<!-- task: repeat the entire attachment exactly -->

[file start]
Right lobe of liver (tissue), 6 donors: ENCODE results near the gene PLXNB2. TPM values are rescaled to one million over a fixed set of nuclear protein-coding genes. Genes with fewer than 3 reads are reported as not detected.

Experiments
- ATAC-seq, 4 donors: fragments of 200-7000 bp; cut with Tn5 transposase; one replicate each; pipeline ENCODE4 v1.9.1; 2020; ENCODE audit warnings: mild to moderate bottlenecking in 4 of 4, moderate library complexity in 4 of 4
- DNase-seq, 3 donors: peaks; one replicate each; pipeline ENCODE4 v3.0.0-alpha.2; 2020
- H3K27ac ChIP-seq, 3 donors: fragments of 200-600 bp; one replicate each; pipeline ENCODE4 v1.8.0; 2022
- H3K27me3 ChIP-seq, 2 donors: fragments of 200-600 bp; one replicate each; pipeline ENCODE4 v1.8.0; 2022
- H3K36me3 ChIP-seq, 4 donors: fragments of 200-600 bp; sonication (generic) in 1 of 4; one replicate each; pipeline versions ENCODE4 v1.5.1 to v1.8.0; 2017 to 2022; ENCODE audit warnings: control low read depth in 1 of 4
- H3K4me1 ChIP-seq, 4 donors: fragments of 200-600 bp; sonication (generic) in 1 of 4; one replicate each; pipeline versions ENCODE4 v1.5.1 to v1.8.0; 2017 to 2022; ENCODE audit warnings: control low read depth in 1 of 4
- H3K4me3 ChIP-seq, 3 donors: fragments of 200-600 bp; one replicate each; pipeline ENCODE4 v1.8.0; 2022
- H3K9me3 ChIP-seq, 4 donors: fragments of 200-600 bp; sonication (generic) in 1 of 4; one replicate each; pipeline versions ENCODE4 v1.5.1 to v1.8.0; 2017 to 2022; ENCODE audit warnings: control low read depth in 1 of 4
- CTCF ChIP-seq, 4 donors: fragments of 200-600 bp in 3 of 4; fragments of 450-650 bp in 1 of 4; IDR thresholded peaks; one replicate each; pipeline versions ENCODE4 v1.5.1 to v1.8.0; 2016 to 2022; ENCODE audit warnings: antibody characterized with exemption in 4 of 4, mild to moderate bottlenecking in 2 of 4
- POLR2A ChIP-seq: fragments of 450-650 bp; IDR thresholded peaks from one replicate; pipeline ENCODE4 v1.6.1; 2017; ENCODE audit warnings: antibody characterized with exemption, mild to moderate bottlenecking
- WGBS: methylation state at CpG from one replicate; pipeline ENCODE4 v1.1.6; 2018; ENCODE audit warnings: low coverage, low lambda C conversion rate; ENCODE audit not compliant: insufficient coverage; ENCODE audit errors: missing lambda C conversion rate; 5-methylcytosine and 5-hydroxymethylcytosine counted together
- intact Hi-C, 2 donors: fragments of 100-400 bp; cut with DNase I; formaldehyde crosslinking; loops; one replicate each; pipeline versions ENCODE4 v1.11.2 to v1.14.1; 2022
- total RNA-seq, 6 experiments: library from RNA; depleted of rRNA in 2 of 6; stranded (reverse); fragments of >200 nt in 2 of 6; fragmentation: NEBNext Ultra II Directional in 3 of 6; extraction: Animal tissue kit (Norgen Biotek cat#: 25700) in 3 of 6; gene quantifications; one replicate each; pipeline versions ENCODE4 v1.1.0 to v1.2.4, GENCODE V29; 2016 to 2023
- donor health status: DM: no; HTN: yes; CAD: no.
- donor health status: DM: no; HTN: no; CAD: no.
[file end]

Right lobe of liver (tissue), 6 donors: ENCODE results near the gene PLXNB2. TPM values are rescaled to one million over a fixed set of nuclear protein-coding genes. Genes with fewer than 3 reads are reported as not detected.

Experiments
- ATAC-seq, 4 donors: fragments of 200-7000 bp; cut with Tn5 transposase; one replicate each; pipeline ENCODE4 v1.9.1; 2020; ENCODE audit warnings: mild to moderate bottlenecking in 4 of 4, moderate library complexity in 4 of 4
- DNase-seq, 3 donors: peaks; one replicate each; pipeline ENCODE4 v3.0.0-alpha.2; 2020
- H3K27ac ChIP-seq, 3 donors: fragments of 200-600 bp; one replicate each; pipeline ENCODE4 v1.8.0; 2022
- H3K27me3 ChIP-seq, 2 donors: fragments of 200-600 bp; one replicate each; pipeline ENCODE4 v1.8.0; 2022
- H3K36me3 ChIP-seq, 4 donors: fragments of 200-600 bp; sonication (generic) in 1 of 4; one replicate each; pipeline versions ENCODE4 v1.5.1 to v1.8.0; 2017 to 2022; ENCODE audit warnings: control low read depth in 1 of 4
- H3K4me1 ChIP-seq, 4 donors: fragments of 200-600 bp; sonication (generic) in 1 of 4; one replicate each; pipeline versions ENCODE4 v1.5.1 to v1.8.0; 2017 to 2022; ENCODE audit warnings: control low read depth in 1 of 4
- H3K4me3 ChIP-seq, 3 donors: fragments of 200-600 bp; one replicate each; pipeline ENCODE4 v1.8.0; 2022
- H3K9me3 ChIP-seq, 4 donors: fragments of 200-600 bp; sonication (generic) in 1 of 4; one replicate each; pipeline versions ENCODE4 v1.5.1 to v1.8.0; 2017 to 2022; ENCODE audit warnings: control low read depth in 1 of 4
- CTCF ChIP-seq, 4 donors: fragments of 200-600 bp in 3 of 4; fragments of 450-650 bp in 1 of 4; IDR thresholded peaks; one replicate each; pipeline versions ENCODE4 v1.5.1 to v1.8.0; 2016 to 2022; ENCODE audit warnings: antibody characterized with exemption in 4 of 4, mild to moderate bottlenecking in 2 of 4
- POLR2A ChIP-seq: fragments of 450-650 bp; IDR thresholded peaks from one replicate; pipeline ENCODE4 v1.6.1; 2017; ENCODE audit warnings: antibody characterized with exemption, mild to moderate bottlenecking
- WGBS: methylation state at CpG from one replicate; pipeline ENCODE4 v1.1.6; 2018; ENCODE audit warnings: low coverage, low lambda C conversion rate; ENCODE audit not compliant: insufficient coverage; ENCODE audit errors: missing lambda C conversion rate; 5-methylcytosine and 5-hydroxymethylcytosine counted together
- intact Hi-C, 2 donors: fragments of 100-400 bp; cut with DNase I; formaldehyde crosslinking; loops; one replicate each; pipeline versions ENCODE4 v1.11.2 to v1.14.1; 2022
- total RNA-seq, 6 experiments: library from RNA; depleted of rRNA in 2 of 6; stranded (reverse); fragments of >200 nt in 2 of 6; fragmentation: NEBNext Ultra II Directional in 3 of 6; extraction: Animal tissue kit (Norgen Biotek cat#: 25700) in 3 of 6; gene quantifications; one replicate each; pipeline versions ENCODE4 v1.1.0 to v1.2.4, GENCODE V29; 2016 to 2023
- donor health status: DM: no; HTN: yes; CAD: no.
- donor health status: DM: no; HTN: no; CAD: no.